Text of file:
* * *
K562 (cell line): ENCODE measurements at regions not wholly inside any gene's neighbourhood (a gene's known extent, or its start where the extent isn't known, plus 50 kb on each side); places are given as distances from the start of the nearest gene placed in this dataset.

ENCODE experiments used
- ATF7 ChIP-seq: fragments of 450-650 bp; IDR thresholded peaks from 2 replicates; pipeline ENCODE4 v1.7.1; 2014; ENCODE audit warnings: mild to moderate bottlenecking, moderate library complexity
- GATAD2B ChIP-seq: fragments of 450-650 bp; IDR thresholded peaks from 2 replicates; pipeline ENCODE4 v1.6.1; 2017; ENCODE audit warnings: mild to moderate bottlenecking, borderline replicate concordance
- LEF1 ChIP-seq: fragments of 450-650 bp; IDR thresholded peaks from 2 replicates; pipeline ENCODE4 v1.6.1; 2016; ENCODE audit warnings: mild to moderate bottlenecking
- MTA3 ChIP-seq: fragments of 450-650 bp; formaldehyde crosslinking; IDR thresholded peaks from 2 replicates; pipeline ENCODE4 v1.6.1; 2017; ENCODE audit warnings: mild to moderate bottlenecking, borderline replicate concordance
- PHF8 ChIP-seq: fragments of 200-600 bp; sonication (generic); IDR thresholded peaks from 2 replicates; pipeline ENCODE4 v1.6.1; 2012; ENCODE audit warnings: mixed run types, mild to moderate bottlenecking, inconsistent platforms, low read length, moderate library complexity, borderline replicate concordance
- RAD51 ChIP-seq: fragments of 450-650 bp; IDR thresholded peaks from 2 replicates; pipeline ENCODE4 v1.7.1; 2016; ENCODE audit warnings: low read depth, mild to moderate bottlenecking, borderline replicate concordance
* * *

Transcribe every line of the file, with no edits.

K562 (cell line): ENCODE measurements at regions not wholly inside any gene's neighbourhood (a gene's known extent, or its start where the extent isn't known, plus 50 kb on each side); places are given as distances from the start of the nearest gene placed in this dataset.

ENCODE experiments used
- ATF7 ChIP-seq: fragments of 450-650 bp; IDR thresholded peaks from 2 replicates; pipeline ENCODE4 v1.7.1; 2014; ENCODE audit warnings: mild to moderate bottlenecking, moderate library complexity
- GATAD2B ChIP-seq: fragments of 450-650 bp; IDR thresholded peaks from 2 replicates; pipeline ENCODE4 v1.6.1; 2017; ENCODE audit warnings: mild to moderate bottlenecking, borderline replicate concordance
- LEF1 ChIP-seq: fragments of 450-650 bp; IDR thresholded peaks from 2 replicates; pipeline ENCODE4 v1.6.1; 2016; ENCODE audit warnings: mild to moderate bottlenecking
- MTA3 ChIP-seq: fragments of 450-650 bp; formaldehyde crosslinking; IDR thresholded peaks from 2 replicates; pipeline ENCODE4 v1.6.1; 2017; ENCODE audit warnings: mild to moderate bottlenecking, borderline replicate concordance
- PHF8 ChIP-seq: fragments of 200-600 bp; sonication (generic); IDR thresholded peaks from 2 replicates; pipeline ENCODE4 v1.6.1; 2012; ENCODE audit warnings: mixed run types, mild to moderate bottlenecking, inconsistent platforms, low read length, moderate library complexity, borderline replicate concordance
- RAD51 ChIP-seq: fragments of 450-650 bp; IDR thresholded peaks from 2 replicates; pipeline ENCODE4 v1.7.1; 2016; ENCODE audit warnings: low read depth, mild to moderate bottlenecking, borderline replicate concordance